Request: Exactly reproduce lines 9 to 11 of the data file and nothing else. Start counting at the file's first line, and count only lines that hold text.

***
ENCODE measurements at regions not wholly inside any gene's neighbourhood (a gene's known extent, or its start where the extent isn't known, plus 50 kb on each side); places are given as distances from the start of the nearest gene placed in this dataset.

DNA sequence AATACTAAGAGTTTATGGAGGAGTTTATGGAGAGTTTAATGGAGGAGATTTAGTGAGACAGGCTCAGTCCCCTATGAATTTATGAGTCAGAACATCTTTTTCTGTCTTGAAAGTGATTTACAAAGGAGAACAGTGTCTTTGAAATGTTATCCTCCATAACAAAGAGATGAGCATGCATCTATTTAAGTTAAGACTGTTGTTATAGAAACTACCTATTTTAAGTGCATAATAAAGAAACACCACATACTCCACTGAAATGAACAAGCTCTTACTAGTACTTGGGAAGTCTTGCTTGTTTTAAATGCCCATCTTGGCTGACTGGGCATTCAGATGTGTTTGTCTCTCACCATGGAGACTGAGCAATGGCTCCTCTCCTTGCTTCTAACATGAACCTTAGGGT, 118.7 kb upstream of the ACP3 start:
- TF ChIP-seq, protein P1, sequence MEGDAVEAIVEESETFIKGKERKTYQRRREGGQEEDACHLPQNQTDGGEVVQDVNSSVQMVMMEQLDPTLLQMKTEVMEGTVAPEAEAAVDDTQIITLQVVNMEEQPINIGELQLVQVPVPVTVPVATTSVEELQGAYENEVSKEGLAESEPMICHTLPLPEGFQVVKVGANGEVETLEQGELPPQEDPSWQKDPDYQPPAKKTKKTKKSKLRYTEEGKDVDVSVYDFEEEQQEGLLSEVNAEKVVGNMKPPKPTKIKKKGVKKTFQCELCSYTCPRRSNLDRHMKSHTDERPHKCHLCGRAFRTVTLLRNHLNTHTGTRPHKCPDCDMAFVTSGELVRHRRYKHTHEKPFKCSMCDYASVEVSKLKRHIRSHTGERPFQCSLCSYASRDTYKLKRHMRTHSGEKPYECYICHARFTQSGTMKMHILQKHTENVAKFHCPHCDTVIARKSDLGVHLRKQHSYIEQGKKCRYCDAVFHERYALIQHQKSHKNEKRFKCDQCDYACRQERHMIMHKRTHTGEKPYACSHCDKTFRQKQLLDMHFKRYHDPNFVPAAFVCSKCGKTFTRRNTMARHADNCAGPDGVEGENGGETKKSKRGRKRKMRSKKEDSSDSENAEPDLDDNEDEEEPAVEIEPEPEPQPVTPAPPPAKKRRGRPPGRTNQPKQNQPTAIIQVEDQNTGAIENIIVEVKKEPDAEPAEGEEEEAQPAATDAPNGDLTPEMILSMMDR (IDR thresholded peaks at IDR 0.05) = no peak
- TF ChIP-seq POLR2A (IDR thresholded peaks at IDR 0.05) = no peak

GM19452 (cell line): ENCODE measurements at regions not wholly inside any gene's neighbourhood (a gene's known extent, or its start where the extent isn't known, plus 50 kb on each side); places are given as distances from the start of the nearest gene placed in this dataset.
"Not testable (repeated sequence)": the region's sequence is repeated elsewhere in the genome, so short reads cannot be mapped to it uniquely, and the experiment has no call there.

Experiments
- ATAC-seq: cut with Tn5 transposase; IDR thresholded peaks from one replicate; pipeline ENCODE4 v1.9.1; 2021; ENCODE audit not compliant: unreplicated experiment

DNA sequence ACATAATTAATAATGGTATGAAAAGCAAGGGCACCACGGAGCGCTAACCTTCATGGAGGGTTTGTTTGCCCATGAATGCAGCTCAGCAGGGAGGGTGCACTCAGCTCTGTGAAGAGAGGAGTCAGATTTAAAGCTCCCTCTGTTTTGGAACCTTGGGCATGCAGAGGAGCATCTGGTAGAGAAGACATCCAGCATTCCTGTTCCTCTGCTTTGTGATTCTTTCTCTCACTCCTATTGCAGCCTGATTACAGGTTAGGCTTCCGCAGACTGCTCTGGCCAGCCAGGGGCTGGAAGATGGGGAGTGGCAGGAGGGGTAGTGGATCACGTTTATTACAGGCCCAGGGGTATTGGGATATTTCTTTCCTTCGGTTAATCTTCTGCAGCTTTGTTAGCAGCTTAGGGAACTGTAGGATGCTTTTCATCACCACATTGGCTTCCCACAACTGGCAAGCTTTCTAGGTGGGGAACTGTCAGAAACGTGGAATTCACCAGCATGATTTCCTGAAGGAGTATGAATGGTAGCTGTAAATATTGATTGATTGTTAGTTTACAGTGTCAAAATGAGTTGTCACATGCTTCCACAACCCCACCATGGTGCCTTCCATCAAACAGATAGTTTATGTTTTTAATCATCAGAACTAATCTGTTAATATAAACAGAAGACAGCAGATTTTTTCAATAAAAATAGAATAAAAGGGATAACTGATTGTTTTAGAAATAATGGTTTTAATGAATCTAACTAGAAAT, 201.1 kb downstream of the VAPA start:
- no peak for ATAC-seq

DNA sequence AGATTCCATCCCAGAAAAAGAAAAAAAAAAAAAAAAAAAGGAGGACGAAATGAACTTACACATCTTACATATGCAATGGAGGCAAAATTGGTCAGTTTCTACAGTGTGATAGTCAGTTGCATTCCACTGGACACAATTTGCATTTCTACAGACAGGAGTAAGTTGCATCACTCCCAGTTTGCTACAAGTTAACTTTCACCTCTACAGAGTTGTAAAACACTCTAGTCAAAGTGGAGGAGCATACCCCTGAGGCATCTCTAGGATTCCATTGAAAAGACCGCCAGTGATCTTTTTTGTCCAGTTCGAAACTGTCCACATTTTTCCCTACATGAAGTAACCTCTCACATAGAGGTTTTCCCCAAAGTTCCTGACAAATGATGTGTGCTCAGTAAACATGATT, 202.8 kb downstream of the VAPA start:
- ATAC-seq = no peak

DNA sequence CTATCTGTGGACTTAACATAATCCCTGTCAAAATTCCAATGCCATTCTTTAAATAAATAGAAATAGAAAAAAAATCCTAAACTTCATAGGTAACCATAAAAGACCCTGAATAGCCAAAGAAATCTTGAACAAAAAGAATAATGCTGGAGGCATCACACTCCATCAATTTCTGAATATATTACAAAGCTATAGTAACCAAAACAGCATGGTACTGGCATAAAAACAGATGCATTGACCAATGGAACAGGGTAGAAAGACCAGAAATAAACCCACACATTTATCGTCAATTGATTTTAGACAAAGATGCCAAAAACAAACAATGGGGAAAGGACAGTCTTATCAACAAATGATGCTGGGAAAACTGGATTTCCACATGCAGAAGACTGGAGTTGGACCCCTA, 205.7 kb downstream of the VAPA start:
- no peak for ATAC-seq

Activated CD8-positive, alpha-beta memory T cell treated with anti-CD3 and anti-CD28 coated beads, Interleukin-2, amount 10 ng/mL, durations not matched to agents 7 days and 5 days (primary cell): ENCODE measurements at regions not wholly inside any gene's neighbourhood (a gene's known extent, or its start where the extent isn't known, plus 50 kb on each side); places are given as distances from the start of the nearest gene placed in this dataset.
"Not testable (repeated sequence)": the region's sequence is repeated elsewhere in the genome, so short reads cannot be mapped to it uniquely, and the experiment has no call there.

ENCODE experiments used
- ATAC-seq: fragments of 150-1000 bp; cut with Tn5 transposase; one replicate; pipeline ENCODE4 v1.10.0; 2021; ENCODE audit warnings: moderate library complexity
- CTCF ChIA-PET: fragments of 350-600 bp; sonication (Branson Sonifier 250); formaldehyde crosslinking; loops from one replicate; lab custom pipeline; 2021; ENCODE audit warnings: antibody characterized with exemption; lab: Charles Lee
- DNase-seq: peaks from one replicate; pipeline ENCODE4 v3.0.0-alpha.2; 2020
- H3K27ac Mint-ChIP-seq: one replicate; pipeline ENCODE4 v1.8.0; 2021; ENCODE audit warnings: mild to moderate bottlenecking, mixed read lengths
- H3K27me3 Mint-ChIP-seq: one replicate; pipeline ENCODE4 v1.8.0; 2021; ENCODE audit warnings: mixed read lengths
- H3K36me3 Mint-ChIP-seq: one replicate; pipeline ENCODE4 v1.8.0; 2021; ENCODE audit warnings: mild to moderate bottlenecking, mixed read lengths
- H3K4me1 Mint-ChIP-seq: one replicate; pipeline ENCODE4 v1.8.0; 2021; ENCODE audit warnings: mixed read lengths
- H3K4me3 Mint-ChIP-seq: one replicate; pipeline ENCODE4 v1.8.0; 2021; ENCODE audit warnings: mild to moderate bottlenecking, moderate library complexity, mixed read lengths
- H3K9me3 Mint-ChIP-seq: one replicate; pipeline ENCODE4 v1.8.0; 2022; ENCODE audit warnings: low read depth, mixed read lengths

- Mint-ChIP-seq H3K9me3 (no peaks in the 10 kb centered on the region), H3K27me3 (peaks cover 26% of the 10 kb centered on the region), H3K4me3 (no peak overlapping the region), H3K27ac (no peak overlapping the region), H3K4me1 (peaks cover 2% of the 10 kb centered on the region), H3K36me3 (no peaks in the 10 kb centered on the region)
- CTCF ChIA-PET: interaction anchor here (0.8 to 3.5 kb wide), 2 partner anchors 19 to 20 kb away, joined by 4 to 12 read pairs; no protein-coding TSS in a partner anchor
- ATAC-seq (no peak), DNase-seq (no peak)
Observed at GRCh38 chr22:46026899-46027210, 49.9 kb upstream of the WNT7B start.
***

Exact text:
DNA sequence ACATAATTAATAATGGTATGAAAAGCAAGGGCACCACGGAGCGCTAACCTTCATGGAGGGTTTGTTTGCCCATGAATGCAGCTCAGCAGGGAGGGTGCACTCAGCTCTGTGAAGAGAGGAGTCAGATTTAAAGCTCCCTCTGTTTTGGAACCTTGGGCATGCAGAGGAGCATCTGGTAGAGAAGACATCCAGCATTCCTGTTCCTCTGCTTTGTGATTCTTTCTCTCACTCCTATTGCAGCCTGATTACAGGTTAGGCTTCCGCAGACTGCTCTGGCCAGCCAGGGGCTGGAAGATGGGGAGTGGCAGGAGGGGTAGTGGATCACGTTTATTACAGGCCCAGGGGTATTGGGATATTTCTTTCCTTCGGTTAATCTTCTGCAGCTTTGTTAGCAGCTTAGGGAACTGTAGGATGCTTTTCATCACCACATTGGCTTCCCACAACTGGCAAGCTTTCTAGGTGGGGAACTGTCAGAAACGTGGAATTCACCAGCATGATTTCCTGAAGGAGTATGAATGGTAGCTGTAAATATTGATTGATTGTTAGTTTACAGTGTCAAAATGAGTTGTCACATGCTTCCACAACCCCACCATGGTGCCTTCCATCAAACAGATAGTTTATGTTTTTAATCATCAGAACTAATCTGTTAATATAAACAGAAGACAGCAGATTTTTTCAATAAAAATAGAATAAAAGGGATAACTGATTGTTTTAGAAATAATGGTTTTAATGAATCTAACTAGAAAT, 201.1 kb downstream of the VAPA start:
- no peak for ATAC-seq

DNA sequence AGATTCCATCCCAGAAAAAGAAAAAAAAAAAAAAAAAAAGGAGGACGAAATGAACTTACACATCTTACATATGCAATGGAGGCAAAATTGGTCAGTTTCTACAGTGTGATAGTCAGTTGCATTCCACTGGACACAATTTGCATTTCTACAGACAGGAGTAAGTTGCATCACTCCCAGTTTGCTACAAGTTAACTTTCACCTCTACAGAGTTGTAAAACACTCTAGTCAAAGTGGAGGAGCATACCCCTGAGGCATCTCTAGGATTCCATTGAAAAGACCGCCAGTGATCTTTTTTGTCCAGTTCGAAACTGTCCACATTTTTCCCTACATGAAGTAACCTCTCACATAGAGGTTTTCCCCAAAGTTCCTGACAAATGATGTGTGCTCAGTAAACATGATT, 202.8 kb downstream of the VAPA start: